The SBV said that the new regulations would only apply to firms that frequently take foreign currency loans from banks and later convert it to Vietnamese Dong (VND) to use for reasons other than offshore payments. Monetary analysts believe that the new rules will help to stabilize exchange rates and strengthen the VND. However, the new regulations may also severely limit funding options for some companies in Vietnam. Dezan Shira & Associates notes that a few listed companies are planning to counter the new regulations by calling for new funds or issuing corporate bonds. The regulation from the SBV is the part of a larger anti-dollar drive by Vietnam’s central bank.  

Related-Reading-Icon-Asean Link RELATED: Vietnamese Growth Slows to 5.46% in Q1 2016
Tax Policy Change Affects Auto Importers

Auto importers in the country have complained against recent changes in tax policy. Around 10 auto manufacturers in the country sent a petition to the Prime Minister Nguyen Xuan Phuc, relevant ministries, and related agencies to complain about proposed changes to the calculation method used for special consumption tax on completely-built-up (CBU) autos. The manufacturers complain that the changes make their business plans unviable.

Currently, the tax calculation method, effective from January 1 2016, is in line with government’s Decree 180/2015/ND-CP and the Ministry of Finance’s Circular 195/2015/TT-BTC, where the special consumption tax is based on the prices of imported autos plus 5 percent. However, from July 1, a new law regarding taxes on imported autos will take effect and change the special consumption tax. In addition, the auto importers complain that detailed information about the execution of the new method is currently unavailable.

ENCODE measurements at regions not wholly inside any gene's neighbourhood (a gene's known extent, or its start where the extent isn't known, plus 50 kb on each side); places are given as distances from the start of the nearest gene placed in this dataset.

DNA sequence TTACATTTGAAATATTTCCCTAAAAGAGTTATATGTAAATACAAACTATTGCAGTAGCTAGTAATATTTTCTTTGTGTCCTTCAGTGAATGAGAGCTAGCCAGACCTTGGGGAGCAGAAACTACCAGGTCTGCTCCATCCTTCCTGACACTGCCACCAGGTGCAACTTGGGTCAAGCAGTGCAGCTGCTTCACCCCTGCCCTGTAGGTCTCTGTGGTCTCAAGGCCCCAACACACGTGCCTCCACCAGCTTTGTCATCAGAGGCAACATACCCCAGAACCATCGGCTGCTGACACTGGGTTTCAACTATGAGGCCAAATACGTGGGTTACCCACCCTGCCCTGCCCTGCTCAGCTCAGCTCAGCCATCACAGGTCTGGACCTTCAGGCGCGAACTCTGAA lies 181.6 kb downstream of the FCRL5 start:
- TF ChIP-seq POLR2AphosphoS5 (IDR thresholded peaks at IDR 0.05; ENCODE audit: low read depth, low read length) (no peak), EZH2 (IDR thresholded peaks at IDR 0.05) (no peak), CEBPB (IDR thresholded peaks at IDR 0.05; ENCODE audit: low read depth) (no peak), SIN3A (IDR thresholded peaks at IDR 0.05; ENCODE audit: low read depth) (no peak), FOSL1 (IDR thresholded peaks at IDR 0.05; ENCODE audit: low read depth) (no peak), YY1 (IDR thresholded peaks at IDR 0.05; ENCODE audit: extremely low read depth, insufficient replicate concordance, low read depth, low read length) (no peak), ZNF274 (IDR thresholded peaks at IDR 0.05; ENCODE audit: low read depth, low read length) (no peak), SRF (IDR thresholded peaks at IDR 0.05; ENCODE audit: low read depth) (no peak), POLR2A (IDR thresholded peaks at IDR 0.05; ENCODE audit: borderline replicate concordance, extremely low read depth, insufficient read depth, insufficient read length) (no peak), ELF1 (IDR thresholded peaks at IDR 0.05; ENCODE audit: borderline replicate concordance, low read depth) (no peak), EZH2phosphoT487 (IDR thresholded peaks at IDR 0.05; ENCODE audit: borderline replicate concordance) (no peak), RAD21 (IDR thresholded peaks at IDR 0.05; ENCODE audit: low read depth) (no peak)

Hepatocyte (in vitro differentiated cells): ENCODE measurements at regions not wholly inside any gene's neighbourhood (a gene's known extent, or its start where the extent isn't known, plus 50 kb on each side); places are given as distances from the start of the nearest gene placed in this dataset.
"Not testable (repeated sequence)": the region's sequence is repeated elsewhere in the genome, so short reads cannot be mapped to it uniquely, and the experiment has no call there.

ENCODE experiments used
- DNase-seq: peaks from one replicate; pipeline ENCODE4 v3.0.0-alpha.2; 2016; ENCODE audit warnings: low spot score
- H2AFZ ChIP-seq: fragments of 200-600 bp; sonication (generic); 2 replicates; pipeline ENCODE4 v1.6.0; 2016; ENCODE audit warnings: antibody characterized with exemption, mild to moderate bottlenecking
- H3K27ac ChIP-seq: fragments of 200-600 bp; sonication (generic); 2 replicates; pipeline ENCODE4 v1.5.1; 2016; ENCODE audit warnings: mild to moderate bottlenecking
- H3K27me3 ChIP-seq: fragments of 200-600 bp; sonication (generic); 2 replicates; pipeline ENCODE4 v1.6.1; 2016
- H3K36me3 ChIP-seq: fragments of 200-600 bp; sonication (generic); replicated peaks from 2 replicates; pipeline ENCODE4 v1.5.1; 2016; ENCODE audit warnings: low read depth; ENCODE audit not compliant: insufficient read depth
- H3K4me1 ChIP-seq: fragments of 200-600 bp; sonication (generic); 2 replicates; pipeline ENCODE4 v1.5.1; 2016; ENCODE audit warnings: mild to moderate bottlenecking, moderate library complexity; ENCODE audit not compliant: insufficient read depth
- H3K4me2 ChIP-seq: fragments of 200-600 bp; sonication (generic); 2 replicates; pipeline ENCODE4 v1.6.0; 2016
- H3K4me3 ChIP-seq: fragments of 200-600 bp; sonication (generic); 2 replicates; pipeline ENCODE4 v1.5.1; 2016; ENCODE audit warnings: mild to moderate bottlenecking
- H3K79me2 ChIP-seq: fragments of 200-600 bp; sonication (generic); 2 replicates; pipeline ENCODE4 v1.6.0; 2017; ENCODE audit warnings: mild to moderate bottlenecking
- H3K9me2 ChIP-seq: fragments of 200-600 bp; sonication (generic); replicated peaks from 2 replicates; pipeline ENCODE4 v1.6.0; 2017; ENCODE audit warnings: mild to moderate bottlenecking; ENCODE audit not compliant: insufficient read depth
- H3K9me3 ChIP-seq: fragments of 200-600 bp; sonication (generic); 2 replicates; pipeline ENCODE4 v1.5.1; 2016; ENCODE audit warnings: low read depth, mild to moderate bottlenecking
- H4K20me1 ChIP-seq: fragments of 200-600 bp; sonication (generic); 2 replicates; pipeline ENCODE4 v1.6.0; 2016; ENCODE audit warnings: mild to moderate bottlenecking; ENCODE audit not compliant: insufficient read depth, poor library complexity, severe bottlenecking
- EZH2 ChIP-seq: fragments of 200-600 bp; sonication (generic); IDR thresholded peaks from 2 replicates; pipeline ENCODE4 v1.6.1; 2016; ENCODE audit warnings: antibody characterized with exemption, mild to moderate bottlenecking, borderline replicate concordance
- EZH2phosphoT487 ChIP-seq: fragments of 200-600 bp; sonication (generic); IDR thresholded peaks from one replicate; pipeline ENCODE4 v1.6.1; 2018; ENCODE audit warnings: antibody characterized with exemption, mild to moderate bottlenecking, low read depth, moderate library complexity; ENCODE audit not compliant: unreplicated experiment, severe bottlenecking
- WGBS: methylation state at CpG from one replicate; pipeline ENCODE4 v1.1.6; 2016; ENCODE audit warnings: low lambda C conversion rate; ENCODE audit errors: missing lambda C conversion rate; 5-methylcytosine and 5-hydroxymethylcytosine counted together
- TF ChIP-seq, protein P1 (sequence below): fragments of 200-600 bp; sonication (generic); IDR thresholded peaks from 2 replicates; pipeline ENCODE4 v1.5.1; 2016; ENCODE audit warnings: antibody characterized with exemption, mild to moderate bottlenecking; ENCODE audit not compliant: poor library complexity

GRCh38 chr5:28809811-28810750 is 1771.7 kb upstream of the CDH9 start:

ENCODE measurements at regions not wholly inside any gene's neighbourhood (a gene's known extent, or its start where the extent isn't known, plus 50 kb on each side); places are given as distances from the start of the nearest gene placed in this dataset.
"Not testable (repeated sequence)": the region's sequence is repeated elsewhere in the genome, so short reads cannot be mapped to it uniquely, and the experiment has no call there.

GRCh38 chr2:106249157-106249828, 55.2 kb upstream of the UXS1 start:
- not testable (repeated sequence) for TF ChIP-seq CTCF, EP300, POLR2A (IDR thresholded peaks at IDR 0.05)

The change in calculation methods twice in the span of six months is expected to cause unnecessary fluctuation in the market and tax collections. While, the exact impact on the car dealerships and consumers is not clear yet, the change in the tax laws will certainly push up auto prices. The frequent changes in tax laws necessitate a cautious approach for companies planning to enter Vietnam’s auto industry and for those already operating in it.


About
 Us